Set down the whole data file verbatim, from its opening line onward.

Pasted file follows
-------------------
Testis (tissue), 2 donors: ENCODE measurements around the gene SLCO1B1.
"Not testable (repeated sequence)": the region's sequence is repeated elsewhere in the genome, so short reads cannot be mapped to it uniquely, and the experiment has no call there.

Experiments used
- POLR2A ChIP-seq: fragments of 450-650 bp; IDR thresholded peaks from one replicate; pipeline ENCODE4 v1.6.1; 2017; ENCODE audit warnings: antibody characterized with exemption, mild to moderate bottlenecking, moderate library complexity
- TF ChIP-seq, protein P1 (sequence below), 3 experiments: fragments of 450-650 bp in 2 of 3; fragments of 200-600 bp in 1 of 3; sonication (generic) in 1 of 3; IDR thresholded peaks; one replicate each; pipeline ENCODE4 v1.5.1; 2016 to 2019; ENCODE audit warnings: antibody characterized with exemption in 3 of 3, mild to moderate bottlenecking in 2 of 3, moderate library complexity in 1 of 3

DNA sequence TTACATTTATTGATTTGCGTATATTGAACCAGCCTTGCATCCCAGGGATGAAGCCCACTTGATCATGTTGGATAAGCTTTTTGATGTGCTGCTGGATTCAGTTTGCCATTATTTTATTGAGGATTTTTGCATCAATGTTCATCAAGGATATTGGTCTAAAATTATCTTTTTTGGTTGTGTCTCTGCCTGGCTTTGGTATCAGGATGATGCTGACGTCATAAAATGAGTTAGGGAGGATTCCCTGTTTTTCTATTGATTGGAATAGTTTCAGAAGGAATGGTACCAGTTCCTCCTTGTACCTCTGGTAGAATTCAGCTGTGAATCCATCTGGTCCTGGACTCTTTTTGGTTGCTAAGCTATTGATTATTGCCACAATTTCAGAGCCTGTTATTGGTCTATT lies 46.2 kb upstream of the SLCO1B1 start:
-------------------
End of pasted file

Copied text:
Testis (tissue), 2 donors: ENCODE measurements around the gene SLCO1B1.
"Not testable (repeated sequence)": the region's sequence is repeated elsewhere in the genome, so short reads cannot be mapped to it uniquely, and the experiment has no call there.

Experiments used
- POLR2A ChIP-seq: fragments of 450-650 bp; IDR thresholded peaks from one replicate; pipeline ENCODE4 v1.6.1; 2017; ENCODE audit warnings: antibody characterized with exemption, mild to moderate bottlenecking, moderate library complexity
- TF ChIP-seq, protein P1 (sequence below), 3 experiments: fragments of 450-650 bp in 2 of 3; fragments of 200-600 bp in 1 of 3; sonication (generic) in 1 of 3; IDR thresholded peaks; one replicate each; pipeline ENCODE4 v1.5.1; 2016 to 2019; ENCODE audit warnings: antibody characterized with exemption in 3 of 3, mild to moderate bottlenecking in 2 of 3, moderate library complexity in 1 of 3

DNA sequence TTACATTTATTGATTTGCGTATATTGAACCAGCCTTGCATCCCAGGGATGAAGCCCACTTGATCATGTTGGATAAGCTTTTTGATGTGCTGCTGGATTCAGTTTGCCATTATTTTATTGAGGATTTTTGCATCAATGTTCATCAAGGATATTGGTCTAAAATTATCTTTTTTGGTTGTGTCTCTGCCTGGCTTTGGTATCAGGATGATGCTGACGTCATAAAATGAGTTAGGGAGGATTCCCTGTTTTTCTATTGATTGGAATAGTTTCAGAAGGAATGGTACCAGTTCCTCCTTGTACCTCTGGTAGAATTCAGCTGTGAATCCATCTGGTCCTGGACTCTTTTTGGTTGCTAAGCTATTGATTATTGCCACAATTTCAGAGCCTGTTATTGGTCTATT lies 46.2 kb upstream of the SLCO1B1 start: